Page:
Thursday, February 13, 2020

Religious Systems Essay Example | Topics and Well Written Essays - 1000 words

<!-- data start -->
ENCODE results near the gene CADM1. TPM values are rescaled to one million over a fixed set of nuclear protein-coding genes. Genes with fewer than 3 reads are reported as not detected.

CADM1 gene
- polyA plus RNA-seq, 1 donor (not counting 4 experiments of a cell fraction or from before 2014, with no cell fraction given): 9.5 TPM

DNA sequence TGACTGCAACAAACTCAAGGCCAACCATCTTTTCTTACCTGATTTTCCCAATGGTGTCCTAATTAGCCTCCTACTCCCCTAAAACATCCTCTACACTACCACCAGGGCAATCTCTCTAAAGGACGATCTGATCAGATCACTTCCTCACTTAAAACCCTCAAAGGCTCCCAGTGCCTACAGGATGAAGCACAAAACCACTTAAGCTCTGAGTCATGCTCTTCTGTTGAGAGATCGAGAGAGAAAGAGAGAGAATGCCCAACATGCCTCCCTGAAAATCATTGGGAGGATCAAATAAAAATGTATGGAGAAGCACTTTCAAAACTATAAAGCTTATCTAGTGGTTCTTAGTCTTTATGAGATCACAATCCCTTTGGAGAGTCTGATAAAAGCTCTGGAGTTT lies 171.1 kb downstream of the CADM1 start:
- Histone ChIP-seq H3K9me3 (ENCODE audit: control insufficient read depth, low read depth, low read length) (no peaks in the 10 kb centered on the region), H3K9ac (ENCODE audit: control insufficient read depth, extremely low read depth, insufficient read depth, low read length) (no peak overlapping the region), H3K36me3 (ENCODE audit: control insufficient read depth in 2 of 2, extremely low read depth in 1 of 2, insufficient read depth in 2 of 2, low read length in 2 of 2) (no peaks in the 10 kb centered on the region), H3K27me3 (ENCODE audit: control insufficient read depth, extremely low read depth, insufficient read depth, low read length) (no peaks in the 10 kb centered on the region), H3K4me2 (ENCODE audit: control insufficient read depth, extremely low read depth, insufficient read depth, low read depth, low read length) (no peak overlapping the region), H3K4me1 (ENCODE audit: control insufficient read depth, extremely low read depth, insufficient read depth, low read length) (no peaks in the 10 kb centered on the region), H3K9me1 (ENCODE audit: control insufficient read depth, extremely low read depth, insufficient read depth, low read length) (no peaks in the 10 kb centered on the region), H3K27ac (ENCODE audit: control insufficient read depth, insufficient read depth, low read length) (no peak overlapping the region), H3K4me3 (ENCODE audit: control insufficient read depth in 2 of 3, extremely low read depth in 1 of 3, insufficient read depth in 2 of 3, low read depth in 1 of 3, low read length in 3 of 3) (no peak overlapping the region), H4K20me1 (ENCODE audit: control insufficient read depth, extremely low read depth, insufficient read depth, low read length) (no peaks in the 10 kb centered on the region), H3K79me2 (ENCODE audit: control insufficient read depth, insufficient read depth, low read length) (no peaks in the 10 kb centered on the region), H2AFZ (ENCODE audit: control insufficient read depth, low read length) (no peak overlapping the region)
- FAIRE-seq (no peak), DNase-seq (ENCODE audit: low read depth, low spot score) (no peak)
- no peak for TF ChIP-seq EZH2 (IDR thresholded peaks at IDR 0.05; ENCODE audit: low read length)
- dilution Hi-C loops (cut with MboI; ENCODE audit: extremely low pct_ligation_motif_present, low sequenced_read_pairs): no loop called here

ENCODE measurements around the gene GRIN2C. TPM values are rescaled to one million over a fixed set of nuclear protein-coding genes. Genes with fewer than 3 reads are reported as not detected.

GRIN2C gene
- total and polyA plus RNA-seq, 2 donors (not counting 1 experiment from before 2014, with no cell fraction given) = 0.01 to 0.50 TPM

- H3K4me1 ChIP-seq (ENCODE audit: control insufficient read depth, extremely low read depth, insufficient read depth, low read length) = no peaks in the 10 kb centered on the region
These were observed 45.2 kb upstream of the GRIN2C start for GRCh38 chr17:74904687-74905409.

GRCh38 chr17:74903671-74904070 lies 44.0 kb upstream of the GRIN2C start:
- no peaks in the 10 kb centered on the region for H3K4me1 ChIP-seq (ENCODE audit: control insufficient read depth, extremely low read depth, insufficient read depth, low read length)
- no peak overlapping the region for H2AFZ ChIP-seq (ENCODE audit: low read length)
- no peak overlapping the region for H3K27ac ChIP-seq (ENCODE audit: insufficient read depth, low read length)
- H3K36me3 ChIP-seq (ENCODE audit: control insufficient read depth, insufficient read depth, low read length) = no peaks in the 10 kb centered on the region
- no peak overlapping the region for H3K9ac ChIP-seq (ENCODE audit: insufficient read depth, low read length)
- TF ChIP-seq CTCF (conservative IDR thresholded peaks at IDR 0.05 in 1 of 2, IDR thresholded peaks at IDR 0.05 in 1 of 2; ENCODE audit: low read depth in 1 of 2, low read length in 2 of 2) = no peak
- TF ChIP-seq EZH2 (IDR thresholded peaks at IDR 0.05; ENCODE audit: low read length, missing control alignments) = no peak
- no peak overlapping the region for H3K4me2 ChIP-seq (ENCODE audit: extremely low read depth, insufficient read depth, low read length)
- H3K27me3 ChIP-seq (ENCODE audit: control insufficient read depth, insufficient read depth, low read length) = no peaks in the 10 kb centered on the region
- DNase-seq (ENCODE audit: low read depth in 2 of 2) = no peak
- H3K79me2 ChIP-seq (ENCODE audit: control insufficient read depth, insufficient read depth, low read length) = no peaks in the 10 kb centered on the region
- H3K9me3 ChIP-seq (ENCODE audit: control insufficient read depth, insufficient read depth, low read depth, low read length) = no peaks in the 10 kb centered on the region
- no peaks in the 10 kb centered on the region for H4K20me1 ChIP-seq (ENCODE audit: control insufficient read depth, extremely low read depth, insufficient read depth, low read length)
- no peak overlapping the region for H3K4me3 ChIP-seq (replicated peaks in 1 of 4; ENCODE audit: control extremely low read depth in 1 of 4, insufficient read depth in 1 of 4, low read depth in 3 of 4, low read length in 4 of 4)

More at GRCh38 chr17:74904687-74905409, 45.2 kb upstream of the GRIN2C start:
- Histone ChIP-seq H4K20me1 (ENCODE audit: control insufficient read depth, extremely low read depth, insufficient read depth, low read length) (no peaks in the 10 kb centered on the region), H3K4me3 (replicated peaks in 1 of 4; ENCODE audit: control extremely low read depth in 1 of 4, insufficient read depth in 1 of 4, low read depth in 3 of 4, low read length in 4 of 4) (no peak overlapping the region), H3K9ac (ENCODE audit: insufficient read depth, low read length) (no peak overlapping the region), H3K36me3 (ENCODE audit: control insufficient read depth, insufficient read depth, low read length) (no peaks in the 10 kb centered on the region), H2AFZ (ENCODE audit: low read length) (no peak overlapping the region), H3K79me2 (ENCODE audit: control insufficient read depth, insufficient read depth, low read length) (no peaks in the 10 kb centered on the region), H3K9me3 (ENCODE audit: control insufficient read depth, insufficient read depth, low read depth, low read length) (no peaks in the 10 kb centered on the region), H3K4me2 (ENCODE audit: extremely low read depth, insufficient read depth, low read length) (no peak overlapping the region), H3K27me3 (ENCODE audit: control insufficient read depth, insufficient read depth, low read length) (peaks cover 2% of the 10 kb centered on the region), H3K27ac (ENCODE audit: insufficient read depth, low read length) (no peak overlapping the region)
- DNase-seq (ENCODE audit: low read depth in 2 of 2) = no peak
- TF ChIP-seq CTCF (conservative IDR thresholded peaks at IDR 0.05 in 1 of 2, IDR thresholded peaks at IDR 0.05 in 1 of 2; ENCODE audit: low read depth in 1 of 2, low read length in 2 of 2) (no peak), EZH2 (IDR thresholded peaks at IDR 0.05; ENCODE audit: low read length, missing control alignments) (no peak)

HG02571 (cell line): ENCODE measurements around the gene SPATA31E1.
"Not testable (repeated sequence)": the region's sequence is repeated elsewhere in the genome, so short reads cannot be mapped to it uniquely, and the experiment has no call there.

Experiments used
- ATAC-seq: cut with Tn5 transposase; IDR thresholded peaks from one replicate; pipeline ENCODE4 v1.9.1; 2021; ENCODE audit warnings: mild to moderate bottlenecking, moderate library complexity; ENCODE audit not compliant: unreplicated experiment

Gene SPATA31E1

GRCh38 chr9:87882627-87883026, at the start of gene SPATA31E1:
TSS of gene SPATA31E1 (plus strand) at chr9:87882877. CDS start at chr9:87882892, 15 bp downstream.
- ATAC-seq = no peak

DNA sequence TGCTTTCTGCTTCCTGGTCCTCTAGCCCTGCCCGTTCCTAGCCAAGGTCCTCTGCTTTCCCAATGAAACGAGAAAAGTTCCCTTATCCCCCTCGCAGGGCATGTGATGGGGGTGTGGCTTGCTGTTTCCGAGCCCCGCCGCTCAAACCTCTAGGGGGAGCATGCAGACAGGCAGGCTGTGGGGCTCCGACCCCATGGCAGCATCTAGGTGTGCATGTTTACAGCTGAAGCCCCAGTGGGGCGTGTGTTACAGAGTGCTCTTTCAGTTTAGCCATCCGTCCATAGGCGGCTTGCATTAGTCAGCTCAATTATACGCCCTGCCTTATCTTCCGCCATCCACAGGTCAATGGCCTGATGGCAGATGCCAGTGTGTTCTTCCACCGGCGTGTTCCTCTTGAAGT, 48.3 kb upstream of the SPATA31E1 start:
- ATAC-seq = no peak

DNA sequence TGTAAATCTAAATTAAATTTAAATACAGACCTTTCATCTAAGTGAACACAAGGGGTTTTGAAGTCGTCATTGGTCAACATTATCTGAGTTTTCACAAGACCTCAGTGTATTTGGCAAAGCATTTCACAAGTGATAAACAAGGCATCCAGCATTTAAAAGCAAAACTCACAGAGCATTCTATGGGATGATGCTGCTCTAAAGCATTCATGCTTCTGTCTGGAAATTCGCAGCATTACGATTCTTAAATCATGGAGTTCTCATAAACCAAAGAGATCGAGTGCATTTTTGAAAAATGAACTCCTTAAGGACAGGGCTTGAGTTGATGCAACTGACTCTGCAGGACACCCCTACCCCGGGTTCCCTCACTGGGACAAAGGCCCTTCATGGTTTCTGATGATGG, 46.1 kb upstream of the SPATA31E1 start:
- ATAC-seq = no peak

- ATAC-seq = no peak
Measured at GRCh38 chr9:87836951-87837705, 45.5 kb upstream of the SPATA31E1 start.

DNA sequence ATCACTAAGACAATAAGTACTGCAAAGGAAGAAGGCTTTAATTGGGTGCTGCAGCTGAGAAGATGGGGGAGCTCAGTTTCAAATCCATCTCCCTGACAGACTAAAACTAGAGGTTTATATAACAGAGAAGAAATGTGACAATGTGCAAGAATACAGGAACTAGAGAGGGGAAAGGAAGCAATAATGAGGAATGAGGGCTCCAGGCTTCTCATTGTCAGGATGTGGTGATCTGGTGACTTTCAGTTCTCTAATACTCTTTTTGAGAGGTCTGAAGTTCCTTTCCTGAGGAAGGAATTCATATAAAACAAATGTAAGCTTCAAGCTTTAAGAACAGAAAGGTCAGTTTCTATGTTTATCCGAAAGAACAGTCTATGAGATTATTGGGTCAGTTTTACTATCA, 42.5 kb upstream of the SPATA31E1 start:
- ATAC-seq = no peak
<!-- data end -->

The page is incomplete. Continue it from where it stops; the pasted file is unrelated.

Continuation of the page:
Religious Systems - Essay Example The authors explore how religious landscape of America has altered over time and also dig deep into the causes of these alterations in the present American society. It is undisputed that the United States’ peaceful coexistence between individuals of different religions is built on the harmony among individuals of different faiths who do not question the role of any particular religion in America (Putnam & Campbell, 2012). In recent periods, many Christians have questioned the morality and the role of Islamic religion, not only in America, but in other Christian dominated countries around the world in the wake of series of terrorist attacks. These attacks have been majorly associated with the Islamic religion shaking the peaceful coexistence between religions that has long defined happiness and peaceful living. Putnam and Campbell focus on the past fifty years in examining how religion can divide and unite people. As the authors explain, in early centuries, intermarriages betwe en individuals of different denomination were nothing more than a fairy tale. The practice was unwelcome, particularly in Protestant and Catholic denominations. However, in recent periods, the Catholics and Protestants in the United States feel like they all belong to one camp. Putnam and Campbell argue that by 2000s, the denomination in which an individual belonged bore no significance, but how religious a person is had gained great importance as a diving line in politics (Putnam & Campbell, 2012). However, this argument evokes one big question that underlies the present disharmony in peaceful religious coexistence. Everyone would ask why Muslims do not form part of the claimed unified religious family that fits Putnam and Campbell’s description. According to Putnam and Campbell, America’s religious diversity has never entailed extensive religious intolerance. As they explain, coexistence has been ensured through willingness of believers to bend fundamental doctrines so as to foster interfaith amity (Putnam & Campbell, 2012). Most Christians have a conviction that everybody, including non-Christians, can find their way into heaven. In this manner, it is apparent that Christians are bending a crucial doctrine that underlies their religion that no one can ever go to heaven without going through God’s son, Jesus Christ. Putnam and Campbell explain the Americans have become more tolerant because they have on average two friends with different religious backgrounds. In their survey in 2007, Putnam and Campbell ascertained that similar to the evangelicals, the mainstream Protestants, perceived Muslims to be worse than Buddhists. On the other hand, black Protestants perceived Muslims in a more positive way than they did with Buddhists (Putnam & Campbell, 2012). In the latter observation, the result could be attributed to the fact that black Christians are more familiar with their black Muslims counterparts. The authors proceed to explain this sc enario by exploring social theory in which they point out factors such as mutual goals as possible causes of familiarity resulting into strong cohesion among individuals of different faiths. Assessing Michael Emerson and Christian Smith's Divided by Faith: Evangelical

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